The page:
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  Rhinestone Sing When You're Losing
Year: 1984
Director: Bob Clark
Stars: Sylvester Stallone, Dolly Parton, Richard Farnsworth, Ron Leibman, Tim Thomerson, Steve Peck, Penny Santon, Russell Buchanan, Ritch Brinkley, Jerry Potter, Jesse Welles, Phil Rubenstein, Thomas Ikeda, Christal Kim, Arline Miyazaki, Tony Munafo
Genre: Comedy, Romance, MusicBuy from Amazon
Rating:  4 (from 1 vote)
Review: Jake (Dolly Parton) is a country singer who is making waves in New York City, some way away from her home in Tennessee, but that's thanks to the contract she has with her manager, the sleazy Freddie Ugo (Ron Leibman) which he won't let her go from. Freddie has his own Rhinestone club where he stages various country events, and one of those is his ever-popular talent night when a newcomer can take to the stage and try to win over the sceptical and heckling audience. After his latest discovery flops, this gives Jake an idea for a bet: if she can find a nobody to appear on the stage, and she can train him to professional level, then Freddie must release her...

Talkng of flops, this was one of the worst of Sylvester Stallone's career, as for some baffling reason audiences couldn't believe he would ever be a decent country singer, I know, him being so identified as a New Yorker as well you'd think it would be the obvious transition. Or maybe not, as we were meant to swallow that Sly was this cabbie plucked off the street by Jake to fulfil her wager, and no matter how much Rhinestone came across as a vehicle tailored for his particular set of skills, there was no getting away from it: singing was not one of them. No matter, you might think, we had a proper singer in the shape of Dolly Parton on board, she would assuredly save the day.

She might have done if she'd been allowed to trill a few more tunes, all except one (joke ditty) written by herself, but ludicrously the character who did the most singing was Stallone, and even when Dolly did get a chance to perform it was usually in a duet with him as he barked out the lines in a hopelessly tone deaf fashion. Quite what made him believe he was better at this than Parton is a mystery, but he surely was taken down a peg or two when the reaction was heard; he had actually sung in a film before as he had crooned the theme song for his Rocky follow-up Paradise Alley, a point which has been the source of much lampoonery ever since.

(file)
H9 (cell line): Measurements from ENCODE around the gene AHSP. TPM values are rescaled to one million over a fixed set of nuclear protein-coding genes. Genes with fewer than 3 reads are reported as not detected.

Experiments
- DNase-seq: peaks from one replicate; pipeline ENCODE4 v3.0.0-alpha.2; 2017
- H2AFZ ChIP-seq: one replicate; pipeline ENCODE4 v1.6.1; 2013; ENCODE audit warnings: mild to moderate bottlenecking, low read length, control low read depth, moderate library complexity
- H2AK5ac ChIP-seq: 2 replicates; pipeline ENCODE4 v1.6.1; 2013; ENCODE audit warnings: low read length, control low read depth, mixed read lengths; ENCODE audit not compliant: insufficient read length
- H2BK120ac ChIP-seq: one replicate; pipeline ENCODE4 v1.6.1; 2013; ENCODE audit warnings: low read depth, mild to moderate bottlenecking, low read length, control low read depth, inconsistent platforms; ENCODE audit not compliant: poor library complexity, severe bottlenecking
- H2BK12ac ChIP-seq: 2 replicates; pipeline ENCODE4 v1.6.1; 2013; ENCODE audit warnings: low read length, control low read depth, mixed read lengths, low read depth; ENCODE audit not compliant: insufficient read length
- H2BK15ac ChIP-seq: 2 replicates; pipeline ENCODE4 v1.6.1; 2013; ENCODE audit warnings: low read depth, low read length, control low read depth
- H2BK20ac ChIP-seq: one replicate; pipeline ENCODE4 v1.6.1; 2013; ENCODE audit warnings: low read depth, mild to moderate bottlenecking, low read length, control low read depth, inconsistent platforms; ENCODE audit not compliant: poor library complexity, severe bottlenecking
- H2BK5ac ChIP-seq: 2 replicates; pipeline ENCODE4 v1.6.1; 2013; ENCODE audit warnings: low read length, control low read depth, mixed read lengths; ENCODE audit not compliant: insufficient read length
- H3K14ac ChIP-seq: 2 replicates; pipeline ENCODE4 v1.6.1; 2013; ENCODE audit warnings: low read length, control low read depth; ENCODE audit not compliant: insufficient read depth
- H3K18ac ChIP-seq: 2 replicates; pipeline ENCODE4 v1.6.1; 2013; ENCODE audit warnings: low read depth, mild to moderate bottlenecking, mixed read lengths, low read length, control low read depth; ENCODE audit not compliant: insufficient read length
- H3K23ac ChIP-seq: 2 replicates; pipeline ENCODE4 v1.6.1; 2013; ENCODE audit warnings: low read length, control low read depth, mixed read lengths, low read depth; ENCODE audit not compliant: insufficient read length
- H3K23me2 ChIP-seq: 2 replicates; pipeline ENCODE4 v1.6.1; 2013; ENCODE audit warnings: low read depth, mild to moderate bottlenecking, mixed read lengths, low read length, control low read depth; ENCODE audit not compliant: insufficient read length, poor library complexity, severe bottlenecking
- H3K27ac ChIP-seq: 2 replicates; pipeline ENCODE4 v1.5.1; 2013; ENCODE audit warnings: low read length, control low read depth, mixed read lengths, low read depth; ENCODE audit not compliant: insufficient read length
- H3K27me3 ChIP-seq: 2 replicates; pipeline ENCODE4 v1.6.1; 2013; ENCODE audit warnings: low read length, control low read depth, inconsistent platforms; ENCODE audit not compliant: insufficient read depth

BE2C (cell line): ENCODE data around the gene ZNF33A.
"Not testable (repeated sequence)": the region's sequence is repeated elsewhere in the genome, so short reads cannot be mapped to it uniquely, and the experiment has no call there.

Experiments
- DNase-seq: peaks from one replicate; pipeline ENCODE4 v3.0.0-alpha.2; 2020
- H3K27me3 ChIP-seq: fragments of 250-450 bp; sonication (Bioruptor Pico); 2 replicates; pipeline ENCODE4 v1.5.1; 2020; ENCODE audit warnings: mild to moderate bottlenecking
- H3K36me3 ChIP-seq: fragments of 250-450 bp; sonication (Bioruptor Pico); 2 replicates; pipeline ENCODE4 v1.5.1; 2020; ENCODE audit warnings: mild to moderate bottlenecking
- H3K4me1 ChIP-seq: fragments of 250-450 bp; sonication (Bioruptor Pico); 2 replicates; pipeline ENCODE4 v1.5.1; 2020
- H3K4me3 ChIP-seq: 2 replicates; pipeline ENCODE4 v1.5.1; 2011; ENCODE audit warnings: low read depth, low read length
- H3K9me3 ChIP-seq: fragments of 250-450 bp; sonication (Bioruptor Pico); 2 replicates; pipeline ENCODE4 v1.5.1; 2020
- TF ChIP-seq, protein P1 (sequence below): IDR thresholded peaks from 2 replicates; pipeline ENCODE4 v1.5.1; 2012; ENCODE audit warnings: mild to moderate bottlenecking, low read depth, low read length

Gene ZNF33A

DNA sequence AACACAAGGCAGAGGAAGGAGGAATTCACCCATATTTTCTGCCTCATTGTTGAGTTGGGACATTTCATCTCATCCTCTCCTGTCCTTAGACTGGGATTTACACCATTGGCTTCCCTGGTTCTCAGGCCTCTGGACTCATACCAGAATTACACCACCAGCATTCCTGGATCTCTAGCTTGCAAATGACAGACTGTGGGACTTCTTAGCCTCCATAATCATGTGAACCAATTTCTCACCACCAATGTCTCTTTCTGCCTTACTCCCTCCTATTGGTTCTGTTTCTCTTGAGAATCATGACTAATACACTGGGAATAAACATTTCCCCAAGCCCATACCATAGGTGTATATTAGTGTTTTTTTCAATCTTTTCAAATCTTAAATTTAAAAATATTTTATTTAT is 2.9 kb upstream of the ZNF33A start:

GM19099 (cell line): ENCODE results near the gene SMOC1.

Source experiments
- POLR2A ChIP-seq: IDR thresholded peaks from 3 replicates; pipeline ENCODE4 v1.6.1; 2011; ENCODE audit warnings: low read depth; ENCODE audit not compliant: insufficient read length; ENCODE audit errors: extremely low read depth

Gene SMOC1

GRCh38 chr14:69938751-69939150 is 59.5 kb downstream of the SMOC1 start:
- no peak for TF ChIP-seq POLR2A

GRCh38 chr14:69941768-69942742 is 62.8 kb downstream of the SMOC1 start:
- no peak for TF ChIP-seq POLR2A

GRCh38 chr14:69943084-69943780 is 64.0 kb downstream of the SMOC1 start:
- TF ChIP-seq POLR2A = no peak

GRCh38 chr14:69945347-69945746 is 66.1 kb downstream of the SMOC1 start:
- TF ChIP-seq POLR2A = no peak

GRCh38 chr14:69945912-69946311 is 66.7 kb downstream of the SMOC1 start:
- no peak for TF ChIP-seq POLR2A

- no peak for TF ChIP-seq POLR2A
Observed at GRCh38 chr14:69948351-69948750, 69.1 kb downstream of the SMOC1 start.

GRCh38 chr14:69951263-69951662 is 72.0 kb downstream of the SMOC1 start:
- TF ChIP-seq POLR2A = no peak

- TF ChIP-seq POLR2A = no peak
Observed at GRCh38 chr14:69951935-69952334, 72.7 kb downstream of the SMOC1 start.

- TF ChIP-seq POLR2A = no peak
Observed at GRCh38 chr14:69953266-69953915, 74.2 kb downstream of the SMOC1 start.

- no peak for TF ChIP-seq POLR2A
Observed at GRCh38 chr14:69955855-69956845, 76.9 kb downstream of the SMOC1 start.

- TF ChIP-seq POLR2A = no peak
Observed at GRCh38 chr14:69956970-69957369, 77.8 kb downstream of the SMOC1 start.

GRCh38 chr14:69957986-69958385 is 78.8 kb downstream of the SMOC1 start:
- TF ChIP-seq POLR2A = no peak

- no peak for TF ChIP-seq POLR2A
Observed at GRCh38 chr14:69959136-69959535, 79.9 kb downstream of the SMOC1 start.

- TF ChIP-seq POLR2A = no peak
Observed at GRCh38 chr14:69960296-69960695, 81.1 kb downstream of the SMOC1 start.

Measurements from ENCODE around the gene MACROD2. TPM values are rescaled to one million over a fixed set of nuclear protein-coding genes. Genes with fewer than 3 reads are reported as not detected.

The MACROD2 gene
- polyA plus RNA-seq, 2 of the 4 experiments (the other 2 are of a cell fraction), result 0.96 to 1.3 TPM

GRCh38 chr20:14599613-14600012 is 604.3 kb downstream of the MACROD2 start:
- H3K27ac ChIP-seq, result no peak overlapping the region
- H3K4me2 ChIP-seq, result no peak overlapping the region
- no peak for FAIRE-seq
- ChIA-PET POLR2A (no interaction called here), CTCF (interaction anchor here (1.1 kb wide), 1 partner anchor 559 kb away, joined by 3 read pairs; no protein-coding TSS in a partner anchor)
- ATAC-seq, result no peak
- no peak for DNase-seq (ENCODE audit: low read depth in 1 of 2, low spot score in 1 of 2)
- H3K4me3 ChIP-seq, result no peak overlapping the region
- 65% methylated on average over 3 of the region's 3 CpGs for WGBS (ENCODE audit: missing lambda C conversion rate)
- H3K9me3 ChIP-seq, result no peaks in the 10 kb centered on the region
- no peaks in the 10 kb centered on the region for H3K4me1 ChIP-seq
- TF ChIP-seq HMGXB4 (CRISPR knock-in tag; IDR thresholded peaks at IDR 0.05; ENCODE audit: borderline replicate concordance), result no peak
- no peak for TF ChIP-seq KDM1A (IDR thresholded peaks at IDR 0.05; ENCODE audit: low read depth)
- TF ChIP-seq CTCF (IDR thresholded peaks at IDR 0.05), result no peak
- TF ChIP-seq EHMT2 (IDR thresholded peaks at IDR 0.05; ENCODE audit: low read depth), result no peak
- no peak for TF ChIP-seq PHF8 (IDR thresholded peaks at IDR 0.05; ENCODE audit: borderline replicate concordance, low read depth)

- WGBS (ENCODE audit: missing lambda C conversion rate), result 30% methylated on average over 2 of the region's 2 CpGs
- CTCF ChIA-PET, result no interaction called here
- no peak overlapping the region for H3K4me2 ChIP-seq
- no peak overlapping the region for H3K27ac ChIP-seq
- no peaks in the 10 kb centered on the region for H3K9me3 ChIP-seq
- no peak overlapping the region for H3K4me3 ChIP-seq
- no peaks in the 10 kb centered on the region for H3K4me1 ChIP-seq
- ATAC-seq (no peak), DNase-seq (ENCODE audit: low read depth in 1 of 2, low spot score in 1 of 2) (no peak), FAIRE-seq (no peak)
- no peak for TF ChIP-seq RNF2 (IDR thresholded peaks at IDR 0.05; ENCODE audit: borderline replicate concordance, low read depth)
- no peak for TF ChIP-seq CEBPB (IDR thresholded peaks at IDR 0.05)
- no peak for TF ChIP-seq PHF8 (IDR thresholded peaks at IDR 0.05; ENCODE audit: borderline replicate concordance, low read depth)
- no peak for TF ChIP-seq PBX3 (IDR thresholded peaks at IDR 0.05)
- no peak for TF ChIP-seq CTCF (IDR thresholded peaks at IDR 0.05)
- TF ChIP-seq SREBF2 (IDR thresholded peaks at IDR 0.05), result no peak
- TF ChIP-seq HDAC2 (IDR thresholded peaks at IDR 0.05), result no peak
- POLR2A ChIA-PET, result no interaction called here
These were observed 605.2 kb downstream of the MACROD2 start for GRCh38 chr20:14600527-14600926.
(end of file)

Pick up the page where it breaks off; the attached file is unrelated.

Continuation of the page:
But Sly wasn't going to listen to reason, rewriting the script of Phil Alden Robinson against the future Field of Dreams creator's wishes to amp up what he regarded as jokes, and in truth there are points when the dialogue gets so dumb that you have to laugh, though maybe not always for the reasons intended. So Nick the cab driver, who we are introduced to welcoming some Japanese tourists to The Big Apple by way of guiding them away from the sushi bar they wished to visit and towards the country and western bar he thinks is more appropriate, being such a bad driver that he wrecks his vehicle, is adopted as by Jake (Jake?!) to teach him the ways of the good ol' boy. First we have to establish that he has no talent, which is simple enough.

The trouble is that even when he supposedly gets the hang of the technique, he still sounds like the musically inept fellow he was at the beginning. This after he has taken a two week trip down to Jake's hometown to learn the ropes, meeting her dear old dad (Richard Farnsworth) and tussling comically with her former boyfriend Tim Thomerson (who sings as well), though funnily enough Dolly is handier with her fists than Sly is when it comes to defending him. That this was directed by Bob Clark should not perhaps come as too much of a surprise when his propensity for bad taste was not always kept particularly well in check, but the finale where Nick dresses in a silver tassled suit and roars his way through his big number, this right after riding a horse through NYC at night to rescue Jake's honour from a lecherous Freddie, is so dreadful that being asked to accept the crowd would be wowed is impossible. It's a pity, because Dolly is a genuinely engaging screen presence, yet the Stallone juggernaut tramples all underfoot in his manful yet misguided efforts to expand his range.
Reviewer: Graeme Clark

 

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Bob Clark  (1941 - 2007)

American born, Canadian-based writer, producer and director with a varied career, he rarely stopped working in the industry from his 1970s horror Children Shouldn't Play with Dead Things onwards, with cult classics like chiller Deathdream, Black Christmas (the first of the North American slasher cycle), Murder by Decree (a Sherlock Holmes mystery), sex comedy Porky's and its sequel, and A Christmas Story (a cult comedy that has become a seasonal favourite) all winning fans. He was responsible for such derided films as Rhinestone and the Baby Geniuses movies as well. At the time of his death in a car crash he was working on a remake of ...Dead Things.

 
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